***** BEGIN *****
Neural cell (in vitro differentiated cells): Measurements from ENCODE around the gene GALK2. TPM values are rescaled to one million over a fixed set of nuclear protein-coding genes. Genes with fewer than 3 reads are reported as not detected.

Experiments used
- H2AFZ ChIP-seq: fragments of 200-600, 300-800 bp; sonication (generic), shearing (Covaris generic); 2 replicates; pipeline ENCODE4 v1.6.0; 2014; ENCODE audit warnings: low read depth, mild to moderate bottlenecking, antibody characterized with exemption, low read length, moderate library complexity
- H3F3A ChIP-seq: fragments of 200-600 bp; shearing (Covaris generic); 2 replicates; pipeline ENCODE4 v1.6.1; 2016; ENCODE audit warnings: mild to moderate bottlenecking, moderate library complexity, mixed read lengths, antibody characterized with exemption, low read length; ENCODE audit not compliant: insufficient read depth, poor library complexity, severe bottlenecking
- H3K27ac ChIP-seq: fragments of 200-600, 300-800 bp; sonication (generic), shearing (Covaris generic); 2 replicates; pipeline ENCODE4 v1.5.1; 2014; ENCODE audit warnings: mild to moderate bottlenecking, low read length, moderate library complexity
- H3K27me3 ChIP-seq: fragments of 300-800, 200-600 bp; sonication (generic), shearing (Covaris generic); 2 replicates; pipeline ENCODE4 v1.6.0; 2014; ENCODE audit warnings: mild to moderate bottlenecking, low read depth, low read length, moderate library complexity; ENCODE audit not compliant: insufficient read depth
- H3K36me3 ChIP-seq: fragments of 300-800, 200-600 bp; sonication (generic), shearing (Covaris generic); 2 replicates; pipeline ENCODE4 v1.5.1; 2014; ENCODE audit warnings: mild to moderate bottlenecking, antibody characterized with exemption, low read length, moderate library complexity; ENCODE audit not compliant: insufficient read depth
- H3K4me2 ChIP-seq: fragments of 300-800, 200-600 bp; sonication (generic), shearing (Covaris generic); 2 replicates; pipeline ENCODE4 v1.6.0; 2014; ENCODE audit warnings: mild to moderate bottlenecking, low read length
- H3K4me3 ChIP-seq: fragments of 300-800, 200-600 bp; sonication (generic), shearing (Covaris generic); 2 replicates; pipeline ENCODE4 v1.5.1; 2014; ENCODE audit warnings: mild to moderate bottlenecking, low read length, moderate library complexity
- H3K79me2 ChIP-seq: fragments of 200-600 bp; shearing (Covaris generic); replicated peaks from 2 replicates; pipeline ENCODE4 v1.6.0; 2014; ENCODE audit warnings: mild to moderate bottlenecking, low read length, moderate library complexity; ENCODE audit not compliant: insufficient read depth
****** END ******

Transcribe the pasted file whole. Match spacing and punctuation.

Neural cell (in vitro differentiated cells): Measurements from ENCODE around the gene GALK2. TPM values are rescaled to one million over a fixed set of nuclear protein-coding genes. Genes with fewer than 3 reads are reported as not detected.

Experiments used
- H2AFZ ChIP-seq: fragments of 200-600, 300-800 bp; sonication (generic), shearing (Covaris generic); 2 replicates; pipeline ENCODE4 v1.6.0; 2014; ENCODE audit warnings: low read depth, mild to moderate bottlenecking, antibody characterized with exemption, low read length, moderate library complexity
- H3F3A ChIP-seq: fragments of 200-600 bp; shearing (Covaris generic); 2 replicates; pipeline ENCODE4 v1.6.1; 2016; ENCODE audit warnings: mild to moderate bottlenecking, moderate library complexity, mixed read lengths, antibody characterized with exemption, low read length; ENCODE audit not compliant: insufficient read depth, poor library complexity, severe bottlenecking
- H3K27ac ChIP-seq: fragments of 200-600, 300-800 bp; sonication (generic), shearing (Covaris generic); 2 replicates; pipeline ENCODE4 v1.5.1; 2014; ENCODE audit warnings: mild to moderate bottlenecking, low read length, moderate library complexity
- H3K27me3 ChIP-seq: fragments of 300-800, 200-600 bp; sonication (generic), shearing (Covaris generic); 2 replicates; pipeline ENCODE4 v1.6.0; 2014; ENCODE audit warnings: mild to moderate bottlenecking, low read depth, low read length, moderate library complexity; ENCODE audit not compliant: insufficient read depth
- H3K36me3 ChIP-seq: fragments of 300-800, 200-600 bp; sonication (generic), shearing (Covaris generic); 2 replicates; pipeline ENCODE4 v1.5.1; 2014; ENCODE audit warnings: mild to moderate bottlenecking, antibody characterized with exemption, low read length, moderate library complexity; ENCODE audit not compliant: insufficient read depth
- H3K4me2 ChIP-seq: fragments of 300-800, 200-600 bp; sonication (generic), shearing (Covaris generic); 2 replicates; pipeline ENCODE4 v1.6.0; 2014; ENCODE audit warnings: mild to moderate bottlenecking, low read length
- H3K4me3 ChIP-seq: fragments of 300-800, 200-600 bp; sonication (generic), shearing (Covaris generic); 2 replicates; pipeline ENCODE4 v1.5.1; 2014; ENCODE audit warnings: mild to moderate bottlenecking, low read length, moderate library complexity
- H3K79me2 ChIP-seq: fragments of 200-600 bp; shearing (Covaris generic); replicated peaks from 2 replicates; pipeline ENCODE4 v1.6.0; 2014; ENCODE audit warnings: mild to moderate bottlenecking, low read length, moderate library complexity; ENCODE audit not compliant: insufficient read depth